Wednesday, July 20, 2011

Cut, Cap and Balance: A Big Opportunity Lost

Much ink (mostly virtual) has been spilled on cut, cap and balance, the latest House Republican approach to addressing the budget and raising the debt ceiling.  Unfortunately, the House Republicans took 3 good ideas and put them into one bad bill.  Let me take the pieces one at a time.


This should have been a standalone bill that included the debt ceiling increase in exchange for $110 billion in cuts next year.  The rationale is fairly simple...first, this Congress only controls what happens next year.  The out years, as they like to call them in Washington, will be managed by some other Congress.  Second, reducing the budget baseline by $110 billion next year produces more than $1.5 trillion in cuts over a 10-year period assuming similar growth rates in the out years.  Third, it breaks the back of the discussion about "savings over 10-years" and gets the debate focused where it ought to be, on next year.


The cap idea is fine as a statement of future intent but Republicans chose the wrong numbers from a political perspective and the wrong timeline from a long-term perspective.  Republicans should have aimed at slightly less than the Bowles-Simpson 21 percent, say 20.5%.  This would have provided cover for the cap (almost the same as Bowles-Simpson).  It also would have gotten two thirds of the way to 18 percent (which is an unrealistic number anyway).  This bill should also have been separated from the balance part of the bill (and the cut part).  By tying it to Republican's version of a BBA, they enabled the Democratic attack that the bill requires spending at 18% of GDP...the cap part doesn't actually do this.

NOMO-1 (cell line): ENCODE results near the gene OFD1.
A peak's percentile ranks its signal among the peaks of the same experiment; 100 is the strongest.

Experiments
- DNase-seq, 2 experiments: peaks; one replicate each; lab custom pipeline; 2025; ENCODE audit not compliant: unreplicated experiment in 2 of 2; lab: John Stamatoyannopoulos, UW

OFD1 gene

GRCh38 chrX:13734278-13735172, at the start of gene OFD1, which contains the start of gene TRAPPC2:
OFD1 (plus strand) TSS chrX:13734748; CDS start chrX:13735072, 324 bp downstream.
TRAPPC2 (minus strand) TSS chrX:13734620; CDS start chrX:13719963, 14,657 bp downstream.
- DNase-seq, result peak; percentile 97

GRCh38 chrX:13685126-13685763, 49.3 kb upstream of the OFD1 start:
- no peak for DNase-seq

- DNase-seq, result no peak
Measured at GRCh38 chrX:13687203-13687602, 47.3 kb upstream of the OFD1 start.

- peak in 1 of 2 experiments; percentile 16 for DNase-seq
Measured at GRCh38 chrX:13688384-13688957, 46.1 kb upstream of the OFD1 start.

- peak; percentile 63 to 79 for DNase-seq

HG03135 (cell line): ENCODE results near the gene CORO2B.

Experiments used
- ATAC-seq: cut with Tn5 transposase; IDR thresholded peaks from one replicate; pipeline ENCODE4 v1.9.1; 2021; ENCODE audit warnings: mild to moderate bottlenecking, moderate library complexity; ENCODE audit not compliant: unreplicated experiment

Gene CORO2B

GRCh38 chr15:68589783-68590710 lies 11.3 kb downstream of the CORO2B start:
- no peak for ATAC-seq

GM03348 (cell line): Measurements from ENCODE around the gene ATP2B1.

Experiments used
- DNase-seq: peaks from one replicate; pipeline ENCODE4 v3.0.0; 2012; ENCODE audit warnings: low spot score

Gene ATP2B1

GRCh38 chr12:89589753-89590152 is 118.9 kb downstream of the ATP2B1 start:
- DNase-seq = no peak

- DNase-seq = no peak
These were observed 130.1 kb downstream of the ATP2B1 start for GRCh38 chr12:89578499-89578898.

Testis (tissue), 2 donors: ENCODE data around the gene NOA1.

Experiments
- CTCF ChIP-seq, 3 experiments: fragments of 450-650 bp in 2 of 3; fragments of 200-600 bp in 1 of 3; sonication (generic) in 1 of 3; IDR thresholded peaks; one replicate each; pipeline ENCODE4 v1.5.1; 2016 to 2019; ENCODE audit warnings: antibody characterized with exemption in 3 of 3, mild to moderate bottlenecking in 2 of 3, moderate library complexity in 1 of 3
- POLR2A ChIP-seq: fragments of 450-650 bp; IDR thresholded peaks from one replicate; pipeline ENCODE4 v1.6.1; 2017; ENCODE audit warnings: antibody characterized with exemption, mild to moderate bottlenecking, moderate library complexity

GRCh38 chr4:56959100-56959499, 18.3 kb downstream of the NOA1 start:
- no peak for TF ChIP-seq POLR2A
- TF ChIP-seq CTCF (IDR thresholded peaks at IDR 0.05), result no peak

I have lots of issues with this part of the bill.  The most important one is that passing a bill that says that a BBA has to be passed in the future is more or less a waste of time.  Pass a BBA or don't (we should) but passing a bill that holds the debt ceiling hostage to a future BBA is simply political posturing.  In addition, the BBA should not specify a level of spending.  That's not a BBA, it's a spending cap and a level of spending should not be enshrined in the US Constitution.

What we should have had was a hard cut with a debt ceiling increase that reframes the debate to be about lowering the baseline for future budgeting, a separate cap bill tied to Bowles-Simpson to make it harder to fight against, and a BBA that could actually pass.  Instead we got what we got, something that is going nowhere and creates no leverage.

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